Merola Reviews 2010
Adler 2011 Speculation

Merola Grand Finale 2010

Merolini 2010, photo by Kristen Loken * Notes *
This year's Merola Opera Program ended ten weeks of training with a Grand Finale last night at the War Memorial Opera House. Ted Huffman's staging for the performance was not elaborate, using four cypress trees from Act IV of the Le Nozze di Figaro set, designed by Zach Brown. The costumes were what one would expect, tuxedos and evening gowns, for the most part lots of black and turquoise. Dean Williamson kept the San Francisco Opera Orchestra at good volume, we could always hear the singers. There was some squeaking from the woodwinds, and perhaps a lack of clarity in the brass, but nothing terribly embarrassing. Synchronization between the orchestra and singers may have been the most noticeable problem, particularly at the beginning with The Rake's Progress and the chaotic end with Le Nozze di Figaro.

The one Baroque excerpt from Samson sounded surprisingly clean, albeit rather measured. Kevin Ray sang with power here, perhaps with more vibrato than is considered historically informed. Also in English was the scene from Midsummer Night's Dream. Thomas Florio hammed it up as Bottom, Hye Jung Lee sounded sweet as Tytania, and the fairies were perfectly ethereal. Valentina Fleer, Robin Flynn, Abigail Santos Villalobos, and Nadine Sierra entered with some fine tours chaînés déboulés. They also played recorder and percussion impressively.

We heard a good deal of bel canto. Ao Li sang Riccardo from Act I of Puritani with his serious face on, and with a smooth legato. Abigail Santos Villalobos and Eleazar Rodríguez were awfully precious as Marie and Tonio. Santos Villalobos was just so spunky, and Rodríguez charming. Valentina Fleer and Sidney Outlaw were wonderful in their excerpt of Lucia (as Lucia and Enrico, respectively). Renée Rapier was a stately, rich-toned Adalgisa. The only bel canto selection that left me indifferent was the duet between Ben Covey (Malatesta) and Janai Brugger-Orman (Norina). Though they were convincing and funny in this scene from Don Pasquale, I still do not care for this opera, for some reason.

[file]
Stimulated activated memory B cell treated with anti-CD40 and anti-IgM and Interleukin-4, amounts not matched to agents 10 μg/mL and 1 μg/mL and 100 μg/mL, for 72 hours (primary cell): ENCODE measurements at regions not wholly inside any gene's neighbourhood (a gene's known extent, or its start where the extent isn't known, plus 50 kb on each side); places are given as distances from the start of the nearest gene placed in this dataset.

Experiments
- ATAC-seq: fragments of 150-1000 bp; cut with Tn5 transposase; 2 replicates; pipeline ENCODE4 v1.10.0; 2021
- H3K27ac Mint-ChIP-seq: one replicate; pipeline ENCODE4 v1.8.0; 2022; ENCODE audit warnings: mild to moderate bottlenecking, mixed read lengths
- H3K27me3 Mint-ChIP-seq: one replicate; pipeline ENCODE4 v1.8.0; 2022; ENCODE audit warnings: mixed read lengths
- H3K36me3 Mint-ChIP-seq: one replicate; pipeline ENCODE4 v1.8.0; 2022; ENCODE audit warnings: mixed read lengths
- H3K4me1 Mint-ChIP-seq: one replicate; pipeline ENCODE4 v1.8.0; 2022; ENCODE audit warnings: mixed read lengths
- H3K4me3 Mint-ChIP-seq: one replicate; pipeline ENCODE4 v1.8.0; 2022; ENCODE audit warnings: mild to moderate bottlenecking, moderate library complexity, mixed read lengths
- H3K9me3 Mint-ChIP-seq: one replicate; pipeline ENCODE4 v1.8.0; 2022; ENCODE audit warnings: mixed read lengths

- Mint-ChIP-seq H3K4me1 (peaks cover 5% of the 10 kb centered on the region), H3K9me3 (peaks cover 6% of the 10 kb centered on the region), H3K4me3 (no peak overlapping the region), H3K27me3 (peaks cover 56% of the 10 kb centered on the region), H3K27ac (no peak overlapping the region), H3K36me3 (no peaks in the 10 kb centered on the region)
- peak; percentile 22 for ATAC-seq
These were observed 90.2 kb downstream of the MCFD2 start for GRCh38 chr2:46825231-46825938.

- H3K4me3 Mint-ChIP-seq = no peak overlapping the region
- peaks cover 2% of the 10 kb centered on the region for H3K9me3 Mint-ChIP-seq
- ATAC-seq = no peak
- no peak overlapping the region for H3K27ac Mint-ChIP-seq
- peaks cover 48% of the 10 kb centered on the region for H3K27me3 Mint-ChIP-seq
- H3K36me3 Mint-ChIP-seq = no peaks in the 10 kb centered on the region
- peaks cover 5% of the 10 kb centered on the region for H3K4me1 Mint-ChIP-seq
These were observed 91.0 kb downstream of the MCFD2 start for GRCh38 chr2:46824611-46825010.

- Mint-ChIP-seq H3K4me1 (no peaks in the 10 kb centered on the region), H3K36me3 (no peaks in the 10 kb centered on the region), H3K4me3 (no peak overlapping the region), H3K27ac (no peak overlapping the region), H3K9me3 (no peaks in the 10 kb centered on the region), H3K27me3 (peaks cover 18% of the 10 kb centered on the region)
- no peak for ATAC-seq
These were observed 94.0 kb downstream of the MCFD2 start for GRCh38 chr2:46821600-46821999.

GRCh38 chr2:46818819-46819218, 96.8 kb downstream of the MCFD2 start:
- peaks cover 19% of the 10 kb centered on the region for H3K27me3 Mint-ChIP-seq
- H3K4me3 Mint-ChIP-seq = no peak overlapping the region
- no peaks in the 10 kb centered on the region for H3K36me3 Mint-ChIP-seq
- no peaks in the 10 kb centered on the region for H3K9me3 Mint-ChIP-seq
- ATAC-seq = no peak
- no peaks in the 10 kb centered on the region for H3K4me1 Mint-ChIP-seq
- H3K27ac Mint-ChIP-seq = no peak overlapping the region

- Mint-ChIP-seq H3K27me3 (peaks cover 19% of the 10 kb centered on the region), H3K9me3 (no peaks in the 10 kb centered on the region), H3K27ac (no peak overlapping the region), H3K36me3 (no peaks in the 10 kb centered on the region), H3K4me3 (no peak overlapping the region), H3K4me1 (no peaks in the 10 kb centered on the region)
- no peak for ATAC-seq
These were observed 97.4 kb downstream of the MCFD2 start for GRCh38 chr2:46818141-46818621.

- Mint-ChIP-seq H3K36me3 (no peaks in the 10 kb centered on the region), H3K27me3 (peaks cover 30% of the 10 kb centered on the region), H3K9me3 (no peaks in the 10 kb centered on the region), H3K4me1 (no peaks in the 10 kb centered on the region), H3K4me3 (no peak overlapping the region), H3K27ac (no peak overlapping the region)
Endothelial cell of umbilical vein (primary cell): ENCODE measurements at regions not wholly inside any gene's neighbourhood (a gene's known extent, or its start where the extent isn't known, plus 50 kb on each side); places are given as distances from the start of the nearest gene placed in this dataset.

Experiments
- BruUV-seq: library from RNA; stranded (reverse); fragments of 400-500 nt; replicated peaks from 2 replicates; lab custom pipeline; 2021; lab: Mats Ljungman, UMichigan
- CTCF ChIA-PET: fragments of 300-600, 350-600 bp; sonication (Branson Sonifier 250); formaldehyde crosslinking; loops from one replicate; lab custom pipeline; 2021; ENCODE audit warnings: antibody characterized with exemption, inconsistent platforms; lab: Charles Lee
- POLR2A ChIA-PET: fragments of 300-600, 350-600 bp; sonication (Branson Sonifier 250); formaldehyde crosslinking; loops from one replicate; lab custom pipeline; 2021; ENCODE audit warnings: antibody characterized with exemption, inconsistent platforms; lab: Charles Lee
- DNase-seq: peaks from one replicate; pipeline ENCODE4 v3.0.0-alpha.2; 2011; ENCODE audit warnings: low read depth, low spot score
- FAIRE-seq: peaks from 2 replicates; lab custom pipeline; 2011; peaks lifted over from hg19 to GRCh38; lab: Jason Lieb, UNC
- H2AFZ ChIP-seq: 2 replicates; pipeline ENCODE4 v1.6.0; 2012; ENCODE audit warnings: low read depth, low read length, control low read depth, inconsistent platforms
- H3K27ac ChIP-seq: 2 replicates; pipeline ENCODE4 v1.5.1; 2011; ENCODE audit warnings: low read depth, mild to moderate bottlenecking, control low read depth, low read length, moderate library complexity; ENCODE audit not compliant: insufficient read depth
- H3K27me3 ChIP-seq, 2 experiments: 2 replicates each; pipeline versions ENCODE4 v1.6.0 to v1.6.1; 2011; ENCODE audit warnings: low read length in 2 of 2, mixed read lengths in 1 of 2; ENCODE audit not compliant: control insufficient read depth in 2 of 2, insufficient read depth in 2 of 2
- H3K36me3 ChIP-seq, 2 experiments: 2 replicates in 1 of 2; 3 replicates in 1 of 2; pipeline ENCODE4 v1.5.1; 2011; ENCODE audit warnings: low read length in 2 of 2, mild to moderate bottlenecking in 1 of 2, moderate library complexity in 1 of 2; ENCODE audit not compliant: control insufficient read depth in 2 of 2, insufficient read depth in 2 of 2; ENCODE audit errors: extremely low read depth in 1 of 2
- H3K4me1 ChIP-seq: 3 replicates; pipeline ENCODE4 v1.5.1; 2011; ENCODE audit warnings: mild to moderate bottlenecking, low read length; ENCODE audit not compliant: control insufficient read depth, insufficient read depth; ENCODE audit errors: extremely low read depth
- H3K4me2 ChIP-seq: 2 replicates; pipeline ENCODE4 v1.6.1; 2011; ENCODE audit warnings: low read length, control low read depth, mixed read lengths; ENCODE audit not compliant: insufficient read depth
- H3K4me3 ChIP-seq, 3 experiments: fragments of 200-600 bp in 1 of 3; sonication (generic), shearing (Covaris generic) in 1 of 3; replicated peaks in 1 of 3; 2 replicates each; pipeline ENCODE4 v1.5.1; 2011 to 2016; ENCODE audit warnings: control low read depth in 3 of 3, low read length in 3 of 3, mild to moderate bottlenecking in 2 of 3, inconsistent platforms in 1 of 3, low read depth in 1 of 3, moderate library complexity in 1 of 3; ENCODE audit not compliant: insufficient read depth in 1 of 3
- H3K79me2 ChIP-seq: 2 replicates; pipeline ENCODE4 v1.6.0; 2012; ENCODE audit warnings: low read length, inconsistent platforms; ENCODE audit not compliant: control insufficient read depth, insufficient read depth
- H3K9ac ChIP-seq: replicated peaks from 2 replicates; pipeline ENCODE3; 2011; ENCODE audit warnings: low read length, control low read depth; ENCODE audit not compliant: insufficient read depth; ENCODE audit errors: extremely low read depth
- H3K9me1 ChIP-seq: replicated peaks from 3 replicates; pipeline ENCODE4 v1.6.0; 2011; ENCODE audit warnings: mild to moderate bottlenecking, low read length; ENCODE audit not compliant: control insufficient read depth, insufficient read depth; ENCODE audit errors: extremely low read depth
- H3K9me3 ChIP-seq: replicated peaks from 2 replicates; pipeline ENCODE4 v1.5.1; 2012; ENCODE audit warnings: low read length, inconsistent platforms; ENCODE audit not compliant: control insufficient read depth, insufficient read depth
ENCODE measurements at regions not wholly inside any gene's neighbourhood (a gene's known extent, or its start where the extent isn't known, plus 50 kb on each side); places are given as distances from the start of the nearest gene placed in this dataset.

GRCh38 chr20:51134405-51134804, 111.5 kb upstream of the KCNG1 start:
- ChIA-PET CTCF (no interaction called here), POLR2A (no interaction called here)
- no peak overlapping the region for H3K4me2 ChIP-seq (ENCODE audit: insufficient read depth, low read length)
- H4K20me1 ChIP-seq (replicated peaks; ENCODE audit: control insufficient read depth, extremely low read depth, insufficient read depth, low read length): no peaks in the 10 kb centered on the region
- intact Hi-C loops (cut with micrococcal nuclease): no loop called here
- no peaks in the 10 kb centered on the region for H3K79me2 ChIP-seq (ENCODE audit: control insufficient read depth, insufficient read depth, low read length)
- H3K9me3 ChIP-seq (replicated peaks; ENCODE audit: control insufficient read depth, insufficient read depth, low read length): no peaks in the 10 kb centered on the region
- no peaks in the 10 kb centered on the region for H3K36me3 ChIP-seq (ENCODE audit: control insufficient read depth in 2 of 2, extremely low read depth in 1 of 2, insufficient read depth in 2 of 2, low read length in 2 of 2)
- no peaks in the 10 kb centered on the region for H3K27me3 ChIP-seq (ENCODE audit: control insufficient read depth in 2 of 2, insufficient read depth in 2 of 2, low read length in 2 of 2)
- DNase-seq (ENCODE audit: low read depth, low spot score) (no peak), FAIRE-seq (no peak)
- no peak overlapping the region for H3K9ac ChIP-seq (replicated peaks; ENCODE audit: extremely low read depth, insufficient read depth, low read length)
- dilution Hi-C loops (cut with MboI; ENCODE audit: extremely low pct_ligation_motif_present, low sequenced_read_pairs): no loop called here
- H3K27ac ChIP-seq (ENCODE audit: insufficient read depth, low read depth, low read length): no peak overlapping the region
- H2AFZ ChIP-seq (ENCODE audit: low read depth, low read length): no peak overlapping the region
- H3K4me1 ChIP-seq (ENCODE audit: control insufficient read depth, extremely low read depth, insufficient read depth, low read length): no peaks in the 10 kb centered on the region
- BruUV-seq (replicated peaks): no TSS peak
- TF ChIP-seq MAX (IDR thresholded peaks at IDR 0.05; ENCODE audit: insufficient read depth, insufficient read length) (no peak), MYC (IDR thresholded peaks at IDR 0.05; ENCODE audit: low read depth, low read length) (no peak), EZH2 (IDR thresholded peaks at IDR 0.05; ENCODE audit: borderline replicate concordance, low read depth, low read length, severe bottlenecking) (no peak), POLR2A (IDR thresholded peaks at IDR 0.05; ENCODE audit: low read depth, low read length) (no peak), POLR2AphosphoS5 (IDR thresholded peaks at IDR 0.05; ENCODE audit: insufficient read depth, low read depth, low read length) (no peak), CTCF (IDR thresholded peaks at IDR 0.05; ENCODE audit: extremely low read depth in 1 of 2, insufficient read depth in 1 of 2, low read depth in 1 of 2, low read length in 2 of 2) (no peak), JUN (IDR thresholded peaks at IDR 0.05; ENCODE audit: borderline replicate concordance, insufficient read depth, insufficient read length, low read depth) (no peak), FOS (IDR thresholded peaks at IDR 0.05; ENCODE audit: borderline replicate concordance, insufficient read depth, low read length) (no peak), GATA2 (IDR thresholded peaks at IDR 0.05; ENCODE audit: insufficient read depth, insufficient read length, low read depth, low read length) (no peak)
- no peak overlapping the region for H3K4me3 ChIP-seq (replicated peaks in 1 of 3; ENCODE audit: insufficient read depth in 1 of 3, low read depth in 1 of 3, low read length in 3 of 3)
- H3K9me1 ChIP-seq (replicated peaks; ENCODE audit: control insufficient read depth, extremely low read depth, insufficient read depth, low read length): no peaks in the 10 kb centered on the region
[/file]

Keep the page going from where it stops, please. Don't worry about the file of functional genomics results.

Quite a lot of French repertoire was explored, and it was remarkable how compelling all was. Robin was uttlerly lovely as Mignon. Rebecca Davis sang Thaïs with strength and beauty. Abigail Santos Villalobos offered up a tender, earnest Ophélie and Dan Kempson sang Hamlet prettily. Daniel Montenegro and Nadine Sierra were striking as Roméo and Juliette, their voices blend nicely together, and are well-matched.

* Tattling *
Unfortunately I was unable to get ready in a timely fashion, and did not consider the ridiculous amount of flowers in my possession carefully enough. For the first half of the performance the smell of all the roses in my hair and the various bouquets stuffed under my seat made me feel slightly ill. I am sure the people around me had some unkind thoughts about this too, and justifiably so. I ended up in standing room, wearing stilettos, long suffering companion in tow. The duration of this performance seems uncomfortably long for some, even for those not standing. At least a few audience members started falling asleep almost as soon as the lights went down. There were the usual watch alarms at the hour, and light talking.

After the performance I caught up with many of the Adlers. Tamara Sanikidze is working on Aida and Allen Perriello, on Le Nozze di Figaro. Maya Layhani and David Lomelí have been rehearsing Werther as the covers. Sara Gartland is to sing in Figaro and Butterfly. I also had a chance to talk to David Gockley about the three performances he recently heard in Santa Fe.